Last night, in a hastily scheduled and barely announced “talking circle,” Utah Pride Center acting board chair John Netto failed to allay community concerns regarding the center, its embattled executive director, and the future of the SAGE program at the center.
As QSaltLake reported yesterday, the SAGE Advisory Board delivered a letter to the Pride Center requesting that SAGE Utah, the project aimed at lesbian, gay, bisexual and transgender elders, become independent of Utah Pride, citing a lack of confidence in Pride Center management’s commitment to the program and to the aging LGBT population. SAGE advisory committee member Michael Sanders read the letter aloud to the attendees, formally requesting that SAGE be allowed to separate itself from Pride Center management and to conduct its own fundraising and manage its own finances.
Last week Utah Pride laid off SAGE Utah director Charles Frost in an emergency cost-saving move prompted by the revelation of over $300,000 worth of bad accounting. Director of operations Joe Gonzalez was also laid off and other staff were subject to pay and benefit cuts as well as the termination of 401k matching contributions.
According to the minutes of the Oct. 28 board meeting, the financial issues were the result of a decrease in donations combined with the loss of two significant grants, both of which expired this year. It was also noted that there was an “overall difficulty with anticipating funding and expenses in gap accounting.”
Several of those present at the meeting expressed their disappointment in Netto’s willingness and ability to answer direct questions, especially those related to separating SAGE from Utah Pride, the overall financial health of the institution, and the community’s apparent lack of confidence in Valerie Larabee, Utah Pride’s executive director.
“If Valerie Larabee is part of the problem of the Center, why not have her leave?” asked Todd Bennett.
“Valerie Larabee is not all of the problem at Utah Pride,” Netto answered. “If she were, that would be an easy fix.”
“I have a disagreement with those who want to fire Val,” Netto continued.
Troy Williams spoke of many community leaders who have had conflicts with Larabee.
“I am astonished at her [Larabee’s] ability to evade any responsibility and for everyone to circle the wagons around her,” Williams said. “It should terrify the board of directors that the director of the community center is in such constant conflict with so many people in the community. That should terrify you.”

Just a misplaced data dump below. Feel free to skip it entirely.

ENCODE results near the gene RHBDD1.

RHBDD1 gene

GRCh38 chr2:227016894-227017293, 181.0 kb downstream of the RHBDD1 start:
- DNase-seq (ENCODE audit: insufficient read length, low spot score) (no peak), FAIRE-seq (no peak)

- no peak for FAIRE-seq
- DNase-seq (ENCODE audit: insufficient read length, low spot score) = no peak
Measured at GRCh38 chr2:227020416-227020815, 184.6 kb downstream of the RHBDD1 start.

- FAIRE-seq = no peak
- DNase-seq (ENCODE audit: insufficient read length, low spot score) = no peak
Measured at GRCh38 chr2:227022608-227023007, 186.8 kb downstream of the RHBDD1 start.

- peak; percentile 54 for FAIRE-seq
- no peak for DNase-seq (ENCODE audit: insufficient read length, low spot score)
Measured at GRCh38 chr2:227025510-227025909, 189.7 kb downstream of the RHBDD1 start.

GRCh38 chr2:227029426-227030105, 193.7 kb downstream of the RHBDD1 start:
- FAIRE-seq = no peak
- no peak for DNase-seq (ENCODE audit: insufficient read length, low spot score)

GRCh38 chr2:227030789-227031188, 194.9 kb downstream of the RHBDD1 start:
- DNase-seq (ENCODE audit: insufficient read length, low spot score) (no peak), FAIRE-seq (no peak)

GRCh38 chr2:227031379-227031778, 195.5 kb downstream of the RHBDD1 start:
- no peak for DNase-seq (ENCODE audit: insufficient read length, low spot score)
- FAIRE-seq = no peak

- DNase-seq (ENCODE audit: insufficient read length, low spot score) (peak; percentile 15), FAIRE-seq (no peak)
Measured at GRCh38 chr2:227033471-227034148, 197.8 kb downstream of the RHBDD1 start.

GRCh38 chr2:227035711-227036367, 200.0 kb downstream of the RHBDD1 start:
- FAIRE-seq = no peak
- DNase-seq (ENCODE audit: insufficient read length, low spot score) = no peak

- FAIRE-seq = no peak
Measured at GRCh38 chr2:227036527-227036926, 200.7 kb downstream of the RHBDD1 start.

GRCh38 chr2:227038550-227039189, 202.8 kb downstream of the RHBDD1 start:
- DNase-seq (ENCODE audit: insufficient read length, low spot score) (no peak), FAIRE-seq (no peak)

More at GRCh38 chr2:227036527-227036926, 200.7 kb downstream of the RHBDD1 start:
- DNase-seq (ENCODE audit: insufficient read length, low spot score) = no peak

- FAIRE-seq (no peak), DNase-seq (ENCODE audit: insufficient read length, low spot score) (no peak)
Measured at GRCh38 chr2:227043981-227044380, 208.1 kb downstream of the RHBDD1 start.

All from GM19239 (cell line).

Netto agreed that Larabee doesn’t have the community supporting her, but said in talks he’s had with “hundreds” of people by phone, she has her supporters. He also said he has had “very direct conversations” with her over her leadership style.
“There has been no promise made to Val that she will be part of the future of this community center,” Netto said.
On multiple questions Netto gave answers that were then contradicted by participants, including other members of the board. He then retracted and rephrased those answers defensively, at one point claiming that if his words were going to be picked apart he’d just “have the lawyers answer.”
Near the end of the meeting SAGE advisory board member Jerry Buie asked the audience how many were attending due to concerns about the future of the Pride Center. Nearly everyone present raised their hands. He followed up by asking how many felt that their concerns were being heard and felt some level of relief. No hands were raised.
Buie posted this comment on Facebook following the meeting: “I do think we should reconsider the talking and listening circle philosophy …. not sure that much listening was accomplished…. when one is formulating a response while the question is being asked would suggest that listening is not taking place.”